Even if you haven’t always loved me too
Celebration for liberation I cannot feel
For I need space within myself to heal

Land of the free, home of the brave
Oh land of my heart, the blood you gave
To tear away and become your own
The victory won to now stand alone

I love my country: yes, I do
I am proud to have come from you
With your imperfections I am wrestling
With all that is not yet free I am reckoning

I wrestle so I can find truth’s acceptance
Then we can move forward in repentance
Both celebrate the birth of our nation in 1776
And commit to work on what still must be fixed

May we continue to push for the promises
Of life, liberty and the pursuit of happiness
For all humankind created equal and free
From colonies to one nation we overcame tyranny

Until all experience the same liberation others do
It is growth and change we must pursue
As we wish each other a happy fourth of July
May we commit to help every American be able to fly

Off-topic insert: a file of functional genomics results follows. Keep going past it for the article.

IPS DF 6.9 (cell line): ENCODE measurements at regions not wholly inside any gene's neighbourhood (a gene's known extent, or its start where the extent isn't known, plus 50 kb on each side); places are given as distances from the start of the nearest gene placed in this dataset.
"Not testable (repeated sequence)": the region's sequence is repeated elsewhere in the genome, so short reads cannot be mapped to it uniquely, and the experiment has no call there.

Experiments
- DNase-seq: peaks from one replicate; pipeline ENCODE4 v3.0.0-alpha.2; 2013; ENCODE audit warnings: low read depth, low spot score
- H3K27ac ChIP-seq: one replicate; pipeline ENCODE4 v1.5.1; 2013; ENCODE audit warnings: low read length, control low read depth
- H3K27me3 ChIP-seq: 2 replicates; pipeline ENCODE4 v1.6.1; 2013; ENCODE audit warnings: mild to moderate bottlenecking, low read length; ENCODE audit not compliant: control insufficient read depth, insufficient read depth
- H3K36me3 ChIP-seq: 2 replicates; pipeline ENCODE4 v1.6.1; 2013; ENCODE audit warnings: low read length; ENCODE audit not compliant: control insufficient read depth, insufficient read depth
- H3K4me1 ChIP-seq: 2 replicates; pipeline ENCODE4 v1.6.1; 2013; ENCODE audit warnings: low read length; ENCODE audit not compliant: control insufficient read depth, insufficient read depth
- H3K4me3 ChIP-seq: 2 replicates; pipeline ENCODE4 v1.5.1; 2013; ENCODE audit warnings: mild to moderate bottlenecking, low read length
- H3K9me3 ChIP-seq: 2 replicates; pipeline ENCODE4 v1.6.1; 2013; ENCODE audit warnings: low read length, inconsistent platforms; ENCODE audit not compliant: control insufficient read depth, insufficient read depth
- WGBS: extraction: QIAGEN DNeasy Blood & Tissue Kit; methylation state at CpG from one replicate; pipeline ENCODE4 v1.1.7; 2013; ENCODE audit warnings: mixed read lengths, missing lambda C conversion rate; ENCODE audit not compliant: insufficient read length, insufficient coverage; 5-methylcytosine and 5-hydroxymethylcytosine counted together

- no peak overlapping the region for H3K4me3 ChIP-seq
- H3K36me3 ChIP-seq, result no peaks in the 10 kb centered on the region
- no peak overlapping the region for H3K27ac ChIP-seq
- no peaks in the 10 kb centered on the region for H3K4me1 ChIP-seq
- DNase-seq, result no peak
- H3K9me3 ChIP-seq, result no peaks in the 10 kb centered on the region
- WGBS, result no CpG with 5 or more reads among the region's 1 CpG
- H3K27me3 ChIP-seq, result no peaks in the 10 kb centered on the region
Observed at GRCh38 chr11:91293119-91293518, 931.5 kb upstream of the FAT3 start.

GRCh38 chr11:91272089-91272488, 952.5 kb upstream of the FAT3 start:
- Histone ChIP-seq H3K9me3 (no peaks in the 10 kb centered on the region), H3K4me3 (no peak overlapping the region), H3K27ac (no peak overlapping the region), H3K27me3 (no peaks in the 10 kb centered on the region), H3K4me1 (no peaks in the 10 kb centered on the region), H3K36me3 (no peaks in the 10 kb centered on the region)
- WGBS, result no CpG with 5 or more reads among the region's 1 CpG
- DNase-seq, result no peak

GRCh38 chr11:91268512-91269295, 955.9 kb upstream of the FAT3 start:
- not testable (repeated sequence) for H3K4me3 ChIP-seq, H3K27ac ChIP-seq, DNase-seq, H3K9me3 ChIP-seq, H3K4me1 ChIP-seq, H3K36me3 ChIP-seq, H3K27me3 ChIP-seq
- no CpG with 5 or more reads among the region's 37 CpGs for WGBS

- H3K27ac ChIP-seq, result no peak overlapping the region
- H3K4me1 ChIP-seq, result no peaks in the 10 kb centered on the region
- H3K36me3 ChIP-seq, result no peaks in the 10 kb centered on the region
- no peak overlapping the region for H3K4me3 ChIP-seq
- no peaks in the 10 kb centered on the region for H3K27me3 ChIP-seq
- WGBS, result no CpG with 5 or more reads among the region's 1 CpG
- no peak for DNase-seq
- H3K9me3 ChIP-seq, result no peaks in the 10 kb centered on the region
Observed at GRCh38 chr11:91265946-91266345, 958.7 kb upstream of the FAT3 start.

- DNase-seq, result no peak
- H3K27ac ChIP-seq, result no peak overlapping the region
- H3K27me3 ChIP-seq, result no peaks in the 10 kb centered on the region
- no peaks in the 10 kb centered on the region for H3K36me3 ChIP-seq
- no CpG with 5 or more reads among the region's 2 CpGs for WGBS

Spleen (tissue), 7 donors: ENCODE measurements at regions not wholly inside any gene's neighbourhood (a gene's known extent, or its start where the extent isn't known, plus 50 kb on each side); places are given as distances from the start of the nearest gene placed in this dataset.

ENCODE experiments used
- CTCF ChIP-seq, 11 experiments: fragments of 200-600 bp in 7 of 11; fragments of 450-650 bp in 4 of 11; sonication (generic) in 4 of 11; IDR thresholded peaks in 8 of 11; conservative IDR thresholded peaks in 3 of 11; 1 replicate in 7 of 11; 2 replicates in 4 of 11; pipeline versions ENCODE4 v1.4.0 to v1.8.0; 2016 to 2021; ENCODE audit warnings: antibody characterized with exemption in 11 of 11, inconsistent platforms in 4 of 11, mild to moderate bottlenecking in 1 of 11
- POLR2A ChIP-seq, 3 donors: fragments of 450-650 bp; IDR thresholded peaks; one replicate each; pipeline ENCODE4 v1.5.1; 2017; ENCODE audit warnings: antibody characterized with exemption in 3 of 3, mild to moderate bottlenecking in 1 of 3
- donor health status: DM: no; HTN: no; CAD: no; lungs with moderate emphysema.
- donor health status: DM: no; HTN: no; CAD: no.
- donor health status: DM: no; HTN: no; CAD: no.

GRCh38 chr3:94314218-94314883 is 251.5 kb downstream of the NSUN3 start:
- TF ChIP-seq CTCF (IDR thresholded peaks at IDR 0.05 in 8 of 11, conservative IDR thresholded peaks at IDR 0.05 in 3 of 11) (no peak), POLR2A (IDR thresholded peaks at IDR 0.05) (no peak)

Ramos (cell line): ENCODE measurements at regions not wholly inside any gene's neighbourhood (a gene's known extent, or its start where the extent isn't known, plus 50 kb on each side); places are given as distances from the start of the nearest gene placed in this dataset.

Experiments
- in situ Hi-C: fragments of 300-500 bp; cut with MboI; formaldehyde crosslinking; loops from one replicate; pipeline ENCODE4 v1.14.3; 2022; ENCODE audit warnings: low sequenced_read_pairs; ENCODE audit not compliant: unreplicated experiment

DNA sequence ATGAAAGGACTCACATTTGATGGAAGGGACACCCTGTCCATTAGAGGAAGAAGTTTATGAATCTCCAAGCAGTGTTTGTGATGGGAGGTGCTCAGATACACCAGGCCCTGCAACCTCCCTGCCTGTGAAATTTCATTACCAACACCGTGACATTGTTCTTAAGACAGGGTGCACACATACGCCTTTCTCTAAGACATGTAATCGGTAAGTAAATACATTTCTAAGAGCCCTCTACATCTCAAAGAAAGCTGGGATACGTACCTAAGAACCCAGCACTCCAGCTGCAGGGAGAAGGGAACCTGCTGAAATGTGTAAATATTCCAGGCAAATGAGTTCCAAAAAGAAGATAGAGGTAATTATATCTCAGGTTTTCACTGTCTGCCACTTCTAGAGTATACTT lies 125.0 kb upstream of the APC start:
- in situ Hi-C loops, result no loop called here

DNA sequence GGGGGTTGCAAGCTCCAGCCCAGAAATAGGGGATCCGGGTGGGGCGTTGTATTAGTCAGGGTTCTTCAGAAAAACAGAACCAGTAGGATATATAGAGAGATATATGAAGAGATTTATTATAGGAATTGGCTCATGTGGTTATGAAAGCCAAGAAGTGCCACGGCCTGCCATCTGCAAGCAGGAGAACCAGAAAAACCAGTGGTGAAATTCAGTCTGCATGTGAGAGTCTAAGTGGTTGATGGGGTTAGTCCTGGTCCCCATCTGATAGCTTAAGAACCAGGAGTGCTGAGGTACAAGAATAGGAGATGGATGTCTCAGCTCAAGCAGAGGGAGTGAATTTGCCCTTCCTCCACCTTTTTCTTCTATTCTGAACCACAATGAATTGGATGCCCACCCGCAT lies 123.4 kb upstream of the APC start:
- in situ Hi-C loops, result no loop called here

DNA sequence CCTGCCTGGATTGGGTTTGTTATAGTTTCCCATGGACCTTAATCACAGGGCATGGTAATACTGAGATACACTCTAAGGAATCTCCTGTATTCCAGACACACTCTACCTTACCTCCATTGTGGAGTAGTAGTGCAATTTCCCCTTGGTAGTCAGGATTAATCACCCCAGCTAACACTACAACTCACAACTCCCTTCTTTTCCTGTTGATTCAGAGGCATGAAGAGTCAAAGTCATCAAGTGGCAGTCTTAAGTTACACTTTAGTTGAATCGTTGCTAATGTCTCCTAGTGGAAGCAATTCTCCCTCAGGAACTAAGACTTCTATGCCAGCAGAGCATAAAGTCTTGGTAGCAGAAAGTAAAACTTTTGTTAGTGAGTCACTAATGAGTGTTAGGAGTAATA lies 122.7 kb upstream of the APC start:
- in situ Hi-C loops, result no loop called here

To honor all who have fought for our nation, we persevere:
For respect for each other, we fight
For unity with one another, we fight
For liberty and justice for all, we fight

This time, I’ll step outside to look up at the sky
A sparkler in hand to enjoy the festivities I’ll try
To sing a new anthem: I am proud to be an American
This is my country to shape and to liberate is my inheritance

What injustice have you seen in your corner of the world? How can you be an advocate for people or groups of people who are disenfranchised or overlooked?

Image via Raisa Zwart Photography